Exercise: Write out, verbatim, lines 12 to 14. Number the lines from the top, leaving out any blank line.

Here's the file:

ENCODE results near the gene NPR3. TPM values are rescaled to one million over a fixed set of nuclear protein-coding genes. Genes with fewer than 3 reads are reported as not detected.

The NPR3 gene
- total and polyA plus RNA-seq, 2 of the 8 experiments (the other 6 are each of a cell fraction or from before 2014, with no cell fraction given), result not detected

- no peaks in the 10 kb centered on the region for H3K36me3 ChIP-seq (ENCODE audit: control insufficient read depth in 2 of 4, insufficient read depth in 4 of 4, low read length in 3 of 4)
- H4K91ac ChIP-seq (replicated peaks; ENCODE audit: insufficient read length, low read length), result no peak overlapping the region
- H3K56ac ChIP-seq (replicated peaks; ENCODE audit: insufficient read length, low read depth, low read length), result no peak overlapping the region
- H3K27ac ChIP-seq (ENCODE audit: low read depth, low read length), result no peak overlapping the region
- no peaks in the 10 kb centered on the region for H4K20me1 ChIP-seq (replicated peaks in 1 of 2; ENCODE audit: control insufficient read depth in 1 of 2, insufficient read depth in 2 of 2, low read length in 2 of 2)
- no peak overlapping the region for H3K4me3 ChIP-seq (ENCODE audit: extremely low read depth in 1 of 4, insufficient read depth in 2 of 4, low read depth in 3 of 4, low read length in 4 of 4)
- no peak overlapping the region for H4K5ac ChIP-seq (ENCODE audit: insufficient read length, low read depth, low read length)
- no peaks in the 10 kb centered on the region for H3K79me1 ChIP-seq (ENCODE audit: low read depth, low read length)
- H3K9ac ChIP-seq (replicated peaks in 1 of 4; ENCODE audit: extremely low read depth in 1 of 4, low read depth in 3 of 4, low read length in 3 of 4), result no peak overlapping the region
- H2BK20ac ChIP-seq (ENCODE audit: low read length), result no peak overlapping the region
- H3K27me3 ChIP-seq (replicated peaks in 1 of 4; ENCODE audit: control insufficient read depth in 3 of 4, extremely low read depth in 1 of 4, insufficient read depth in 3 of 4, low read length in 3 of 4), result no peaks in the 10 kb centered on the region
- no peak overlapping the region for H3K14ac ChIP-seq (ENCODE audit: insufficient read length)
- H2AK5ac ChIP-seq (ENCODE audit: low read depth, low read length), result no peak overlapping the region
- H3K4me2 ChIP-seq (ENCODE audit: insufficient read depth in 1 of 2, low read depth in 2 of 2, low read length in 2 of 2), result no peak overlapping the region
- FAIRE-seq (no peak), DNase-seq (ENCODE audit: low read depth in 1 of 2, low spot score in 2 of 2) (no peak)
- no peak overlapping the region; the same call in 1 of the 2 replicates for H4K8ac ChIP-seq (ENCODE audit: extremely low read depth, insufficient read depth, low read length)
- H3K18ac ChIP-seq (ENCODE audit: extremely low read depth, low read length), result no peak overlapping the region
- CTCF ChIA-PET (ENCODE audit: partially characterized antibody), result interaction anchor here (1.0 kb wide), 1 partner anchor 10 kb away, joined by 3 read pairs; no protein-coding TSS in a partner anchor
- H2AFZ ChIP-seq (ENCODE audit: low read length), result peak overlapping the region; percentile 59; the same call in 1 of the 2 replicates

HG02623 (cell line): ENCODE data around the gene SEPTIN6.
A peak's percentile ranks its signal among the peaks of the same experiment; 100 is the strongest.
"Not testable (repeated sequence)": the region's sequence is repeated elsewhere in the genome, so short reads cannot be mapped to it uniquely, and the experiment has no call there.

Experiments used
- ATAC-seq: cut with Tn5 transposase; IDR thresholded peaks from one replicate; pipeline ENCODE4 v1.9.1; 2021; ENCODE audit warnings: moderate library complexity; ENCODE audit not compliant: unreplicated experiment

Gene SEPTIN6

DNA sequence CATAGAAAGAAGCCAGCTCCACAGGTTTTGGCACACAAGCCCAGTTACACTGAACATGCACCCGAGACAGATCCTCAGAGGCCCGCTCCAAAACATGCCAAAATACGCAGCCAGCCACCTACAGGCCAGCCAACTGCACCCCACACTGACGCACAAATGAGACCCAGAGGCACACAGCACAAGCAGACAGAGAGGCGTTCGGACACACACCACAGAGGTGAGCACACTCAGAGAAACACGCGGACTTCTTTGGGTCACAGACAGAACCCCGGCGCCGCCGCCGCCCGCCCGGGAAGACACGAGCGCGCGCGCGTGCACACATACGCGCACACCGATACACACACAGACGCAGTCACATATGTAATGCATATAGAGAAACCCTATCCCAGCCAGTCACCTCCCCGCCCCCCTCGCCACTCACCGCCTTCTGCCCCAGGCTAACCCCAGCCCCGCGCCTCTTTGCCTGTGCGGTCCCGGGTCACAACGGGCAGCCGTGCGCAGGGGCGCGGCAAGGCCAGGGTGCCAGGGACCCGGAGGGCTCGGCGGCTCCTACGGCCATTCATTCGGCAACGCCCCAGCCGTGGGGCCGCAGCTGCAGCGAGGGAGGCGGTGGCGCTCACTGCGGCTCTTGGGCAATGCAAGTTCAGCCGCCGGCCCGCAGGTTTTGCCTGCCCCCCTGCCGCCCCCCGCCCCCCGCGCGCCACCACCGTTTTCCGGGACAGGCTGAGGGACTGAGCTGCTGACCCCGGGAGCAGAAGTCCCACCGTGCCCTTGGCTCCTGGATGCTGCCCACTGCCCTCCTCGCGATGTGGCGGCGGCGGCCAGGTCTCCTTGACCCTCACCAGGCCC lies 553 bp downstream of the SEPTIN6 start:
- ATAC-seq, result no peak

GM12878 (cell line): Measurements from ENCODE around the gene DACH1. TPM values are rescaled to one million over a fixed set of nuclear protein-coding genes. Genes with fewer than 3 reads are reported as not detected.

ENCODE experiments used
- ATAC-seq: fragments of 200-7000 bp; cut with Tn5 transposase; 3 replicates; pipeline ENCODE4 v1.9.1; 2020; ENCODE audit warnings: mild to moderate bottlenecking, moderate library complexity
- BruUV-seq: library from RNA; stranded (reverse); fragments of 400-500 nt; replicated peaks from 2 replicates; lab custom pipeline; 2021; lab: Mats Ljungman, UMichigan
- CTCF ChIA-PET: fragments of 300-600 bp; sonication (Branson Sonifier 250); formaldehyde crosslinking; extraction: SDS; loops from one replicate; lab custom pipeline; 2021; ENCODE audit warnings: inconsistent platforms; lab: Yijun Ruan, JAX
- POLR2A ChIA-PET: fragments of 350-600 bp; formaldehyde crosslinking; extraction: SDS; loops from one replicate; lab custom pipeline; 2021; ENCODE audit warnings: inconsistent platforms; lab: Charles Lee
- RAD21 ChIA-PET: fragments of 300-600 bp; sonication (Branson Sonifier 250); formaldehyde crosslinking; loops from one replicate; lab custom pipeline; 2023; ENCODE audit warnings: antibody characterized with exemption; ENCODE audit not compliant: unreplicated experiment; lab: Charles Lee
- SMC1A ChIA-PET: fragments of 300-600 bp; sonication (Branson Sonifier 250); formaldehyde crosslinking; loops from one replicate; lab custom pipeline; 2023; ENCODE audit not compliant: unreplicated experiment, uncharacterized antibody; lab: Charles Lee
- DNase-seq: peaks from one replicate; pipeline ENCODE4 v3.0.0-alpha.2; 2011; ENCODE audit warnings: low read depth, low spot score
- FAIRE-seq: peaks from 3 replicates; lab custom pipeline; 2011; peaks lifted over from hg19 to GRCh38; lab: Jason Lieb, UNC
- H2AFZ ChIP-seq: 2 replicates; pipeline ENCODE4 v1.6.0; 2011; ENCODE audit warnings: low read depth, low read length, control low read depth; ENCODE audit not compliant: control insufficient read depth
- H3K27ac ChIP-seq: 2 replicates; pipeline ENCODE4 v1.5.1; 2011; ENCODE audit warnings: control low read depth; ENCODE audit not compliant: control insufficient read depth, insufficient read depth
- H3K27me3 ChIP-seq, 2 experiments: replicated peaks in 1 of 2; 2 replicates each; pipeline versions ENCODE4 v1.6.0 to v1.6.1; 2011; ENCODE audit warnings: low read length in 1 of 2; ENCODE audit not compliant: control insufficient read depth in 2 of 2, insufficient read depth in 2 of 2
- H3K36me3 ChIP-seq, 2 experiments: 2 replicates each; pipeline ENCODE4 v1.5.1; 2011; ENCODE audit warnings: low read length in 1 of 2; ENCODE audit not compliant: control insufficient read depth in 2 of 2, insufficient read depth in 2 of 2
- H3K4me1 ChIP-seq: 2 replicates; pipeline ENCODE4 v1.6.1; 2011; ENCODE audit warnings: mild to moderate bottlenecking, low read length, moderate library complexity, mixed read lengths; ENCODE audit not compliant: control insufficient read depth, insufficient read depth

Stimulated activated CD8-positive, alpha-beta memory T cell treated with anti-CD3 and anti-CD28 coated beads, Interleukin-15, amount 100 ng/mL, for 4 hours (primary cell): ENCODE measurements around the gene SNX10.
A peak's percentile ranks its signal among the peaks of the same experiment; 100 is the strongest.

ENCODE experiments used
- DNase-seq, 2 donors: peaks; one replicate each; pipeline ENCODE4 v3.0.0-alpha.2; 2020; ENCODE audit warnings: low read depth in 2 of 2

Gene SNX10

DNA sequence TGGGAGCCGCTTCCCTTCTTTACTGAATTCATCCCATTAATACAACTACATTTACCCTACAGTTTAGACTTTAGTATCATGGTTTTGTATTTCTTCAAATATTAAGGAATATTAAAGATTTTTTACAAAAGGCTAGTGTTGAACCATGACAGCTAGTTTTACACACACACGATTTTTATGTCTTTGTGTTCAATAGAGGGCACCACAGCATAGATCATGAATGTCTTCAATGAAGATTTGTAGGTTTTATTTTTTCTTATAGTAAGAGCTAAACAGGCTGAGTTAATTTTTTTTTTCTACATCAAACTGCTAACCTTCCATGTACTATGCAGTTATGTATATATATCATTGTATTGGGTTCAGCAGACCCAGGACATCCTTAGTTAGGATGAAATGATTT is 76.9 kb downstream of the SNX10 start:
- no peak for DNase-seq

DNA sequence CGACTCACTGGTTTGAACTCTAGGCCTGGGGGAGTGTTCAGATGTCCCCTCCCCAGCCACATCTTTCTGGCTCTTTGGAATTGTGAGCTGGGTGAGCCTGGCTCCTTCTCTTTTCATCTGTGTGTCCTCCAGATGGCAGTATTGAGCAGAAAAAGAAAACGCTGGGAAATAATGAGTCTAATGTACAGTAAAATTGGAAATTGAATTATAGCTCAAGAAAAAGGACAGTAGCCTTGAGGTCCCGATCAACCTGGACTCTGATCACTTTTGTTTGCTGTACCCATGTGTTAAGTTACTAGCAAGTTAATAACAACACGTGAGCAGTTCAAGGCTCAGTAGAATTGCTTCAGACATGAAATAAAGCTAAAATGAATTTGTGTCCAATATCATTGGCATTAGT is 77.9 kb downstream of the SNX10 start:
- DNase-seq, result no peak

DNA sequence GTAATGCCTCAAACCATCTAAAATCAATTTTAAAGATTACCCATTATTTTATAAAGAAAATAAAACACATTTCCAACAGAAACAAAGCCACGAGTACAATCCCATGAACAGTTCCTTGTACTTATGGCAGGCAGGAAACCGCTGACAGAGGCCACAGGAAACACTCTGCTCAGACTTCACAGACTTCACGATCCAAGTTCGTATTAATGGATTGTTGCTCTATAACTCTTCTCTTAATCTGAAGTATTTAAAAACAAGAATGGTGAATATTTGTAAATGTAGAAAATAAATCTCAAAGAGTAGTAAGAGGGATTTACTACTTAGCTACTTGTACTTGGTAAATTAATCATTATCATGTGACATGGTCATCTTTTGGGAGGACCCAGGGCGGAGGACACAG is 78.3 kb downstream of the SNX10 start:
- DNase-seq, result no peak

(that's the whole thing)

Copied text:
- H3K9ac ChIP-seq (replicated peaks in 1 of 4; ENCODE audit: extremely low read depth in 1 of 4, low read depth in 3 of 4, low read length in 3 of 4), result no peak overlapping the region
- H2BK20ac ChIP-seq (ENCODE audit: low read length), result no peak overlapping the region
- H3K27me3 ChIP-seq (replicated peaks in 1 of 4; ENCODE audit: control insufficient read depth in 3 of 4, extremely low read depth in 1 of 4, insufficient read depth in 3 of 4, low read length in 3 of 4), result no peaks in the 10 kb centered on the region